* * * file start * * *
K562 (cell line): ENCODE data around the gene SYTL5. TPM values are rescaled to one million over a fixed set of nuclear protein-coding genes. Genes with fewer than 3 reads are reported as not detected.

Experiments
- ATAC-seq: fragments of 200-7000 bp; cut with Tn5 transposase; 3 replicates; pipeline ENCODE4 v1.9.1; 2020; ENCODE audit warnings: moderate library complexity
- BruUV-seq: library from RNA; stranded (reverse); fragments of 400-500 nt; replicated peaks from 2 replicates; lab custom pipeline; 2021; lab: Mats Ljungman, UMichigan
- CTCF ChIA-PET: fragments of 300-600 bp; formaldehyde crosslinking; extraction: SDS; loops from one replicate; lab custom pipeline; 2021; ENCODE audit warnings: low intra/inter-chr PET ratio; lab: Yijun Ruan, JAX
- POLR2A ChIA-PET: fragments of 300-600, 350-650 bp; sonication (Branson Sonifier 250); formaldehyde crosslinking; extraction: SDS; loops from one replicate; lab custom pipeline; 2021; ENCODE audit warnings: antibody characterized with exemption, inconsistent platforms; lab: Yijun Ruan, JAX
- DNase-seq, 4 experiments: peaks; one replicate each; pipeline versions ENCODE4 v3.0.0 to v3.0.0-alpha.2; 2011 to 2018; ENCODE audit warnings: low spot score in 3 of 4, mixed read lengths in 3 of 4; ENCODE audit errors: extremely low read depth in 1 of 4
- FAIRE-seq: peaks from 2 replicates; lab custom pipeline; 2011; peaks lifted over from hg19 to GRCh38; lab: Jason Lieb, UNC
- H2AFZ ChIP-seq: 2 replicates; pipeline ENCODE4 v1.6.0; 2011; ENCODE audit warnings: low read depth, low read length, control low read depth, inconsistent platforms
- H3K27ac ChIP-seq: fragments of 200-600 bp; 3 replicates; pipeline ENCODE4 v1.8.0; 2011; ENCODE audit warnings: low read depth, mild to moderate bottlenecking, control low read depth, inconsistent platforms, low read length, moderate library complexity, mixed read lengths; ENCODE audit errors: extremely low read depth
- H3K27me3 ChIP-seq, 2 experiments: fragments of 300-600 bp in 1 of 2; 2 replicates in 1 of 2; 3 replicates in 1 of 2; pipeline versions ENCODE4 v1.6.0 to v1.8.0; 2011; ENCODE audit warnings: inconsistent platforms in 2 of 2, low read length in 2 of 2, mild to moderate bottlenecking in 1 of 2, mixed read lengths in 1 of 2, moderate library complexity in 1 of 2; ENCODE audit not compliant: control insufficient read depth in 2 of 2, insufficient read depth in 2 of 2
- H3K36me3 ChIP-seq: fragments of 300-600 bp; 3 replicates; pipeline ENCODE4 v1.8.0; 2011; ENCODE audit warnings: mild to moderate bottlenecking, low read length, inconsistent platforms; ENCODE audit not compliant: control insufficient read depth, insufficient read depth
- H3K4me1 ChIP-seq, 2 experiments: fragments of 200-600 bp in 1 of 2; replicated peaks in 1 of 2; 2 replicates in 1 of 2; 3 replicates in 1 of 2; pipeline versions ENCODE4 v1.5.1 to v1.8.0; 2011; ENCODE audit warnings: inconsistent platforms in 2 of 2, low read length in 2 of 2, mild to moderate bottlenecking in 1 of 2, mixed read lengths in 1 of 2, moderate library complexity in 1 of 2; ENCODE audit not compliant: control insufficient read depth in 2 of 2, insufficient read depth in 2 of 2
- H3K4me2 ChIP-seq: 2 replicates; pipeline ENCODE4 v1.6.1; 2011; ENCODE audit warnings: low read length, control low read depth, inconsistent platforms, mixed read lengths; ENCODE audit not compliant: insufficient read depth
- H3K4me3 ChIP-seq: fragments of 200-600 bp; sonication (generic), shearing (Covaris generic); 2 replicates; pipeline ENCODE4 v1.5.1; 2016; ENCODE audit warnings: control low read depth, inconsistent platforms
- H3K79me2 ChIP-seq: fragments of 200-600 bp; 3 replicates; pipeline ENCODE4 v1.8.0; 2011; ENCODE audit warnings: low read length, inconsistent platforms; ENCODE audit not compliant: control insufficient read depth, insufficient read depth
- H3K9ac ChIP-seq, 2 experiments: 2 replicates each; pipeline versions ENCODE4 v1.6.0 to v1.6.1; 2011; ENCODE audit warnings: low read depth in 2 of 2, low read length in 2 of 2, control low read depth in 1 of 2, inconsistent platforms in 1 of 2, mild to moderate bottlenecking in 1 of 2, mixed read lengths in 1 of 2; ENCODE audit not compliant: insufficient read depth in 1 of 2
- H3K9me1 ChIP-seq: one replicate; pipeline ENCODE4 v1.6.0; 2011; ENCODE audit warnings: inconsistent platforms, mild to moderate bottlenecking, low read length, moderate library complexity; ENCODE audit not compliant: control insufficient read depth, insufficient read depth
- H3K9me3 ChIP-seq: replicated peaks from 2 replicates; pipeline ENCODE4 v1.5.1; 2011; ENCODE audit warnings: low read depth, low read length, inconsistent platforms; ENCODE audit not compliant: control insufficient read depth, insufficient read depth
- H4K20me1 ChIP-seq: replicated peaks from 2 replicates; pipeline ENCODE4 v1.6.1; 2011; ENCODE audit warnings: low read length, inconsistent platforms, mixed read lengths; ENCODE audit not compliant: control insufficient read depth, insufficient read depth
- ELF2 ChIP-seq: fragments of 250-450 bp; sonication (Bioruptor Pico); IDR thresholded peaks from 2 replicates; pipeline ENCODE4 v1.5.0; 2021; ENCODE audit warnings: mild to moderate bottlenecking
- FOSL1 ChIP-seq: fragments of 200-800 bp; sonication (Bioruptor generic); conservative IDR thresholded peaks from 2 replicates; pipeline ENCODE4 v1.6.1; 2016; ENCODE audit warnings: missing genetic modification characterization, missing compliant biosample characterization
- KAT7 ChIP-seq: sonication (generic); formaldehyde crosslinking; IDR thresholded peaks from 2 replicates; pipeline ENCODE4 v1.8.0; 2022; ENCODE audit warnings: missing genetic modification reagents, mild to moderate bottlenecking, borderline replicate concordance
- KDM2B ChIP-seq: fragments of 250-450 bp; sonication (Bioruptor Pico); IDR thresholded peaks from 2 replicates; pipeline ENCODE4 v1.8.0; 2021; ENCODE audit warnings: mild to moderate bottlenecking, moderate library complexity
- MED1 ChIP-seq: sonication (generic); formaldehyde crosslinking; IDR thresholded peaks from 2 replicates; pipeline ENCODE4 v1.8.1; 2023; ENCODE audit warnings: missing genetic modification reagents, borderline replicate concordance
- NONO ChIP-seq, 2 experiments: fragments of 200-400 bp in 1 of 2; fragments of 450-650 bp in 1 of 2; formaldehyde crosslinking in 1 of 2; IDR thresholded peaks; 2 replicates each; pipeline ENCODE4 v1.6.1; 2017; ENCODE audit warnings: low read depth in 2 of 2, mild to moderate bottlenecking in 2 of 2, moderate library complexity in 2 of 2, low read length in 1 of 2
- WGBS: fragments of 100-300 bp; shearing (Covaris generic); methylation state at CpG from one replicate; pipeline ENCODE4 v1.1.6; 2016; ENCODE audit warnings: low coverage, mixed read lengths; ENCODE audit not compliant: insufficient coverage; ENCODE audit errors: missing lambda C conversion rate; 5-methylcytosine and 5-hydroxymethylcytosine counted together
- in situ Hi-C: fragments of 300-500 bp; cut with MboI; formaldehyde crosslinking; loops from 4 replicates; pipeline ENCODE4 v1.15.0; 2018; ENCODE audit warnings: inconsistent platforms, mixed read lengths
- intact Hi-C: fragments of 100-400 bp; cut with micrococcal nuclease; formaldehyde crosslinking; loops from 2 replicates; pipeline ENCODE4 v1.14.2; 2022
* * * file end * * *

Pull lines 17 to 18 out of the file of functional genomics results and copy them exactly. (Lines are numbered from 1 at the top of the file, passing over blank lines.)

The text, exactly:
- H3K9ac ChIP-seq, 2 experiments: 2 replicates each; pipeline versions ENCODE4 v1.6.0 to v1.6.1; 2011; ENCODE audit warnings: low read depth in 2 of 2, low read length in 2 of 2, control low read depth in 1 of 2, inconsistent platforms in 1 of 2, mild to moderate bottlenecking in 1 of 2, mixed read lengths in 1 of 2; ENCODE audit not compliant: insufficient read depth in 1 of 2
- H3K9me1 ChIP-seq: one replicate; pipeline ENCODE4 v1.6.0; 2011; ENCODE audit warnings: inconsistent platforms, mild to moderate bottlenecking, low read length, moderate library complexity; ENCODE audit not compliant: control insufficient read depth, insufficient read depth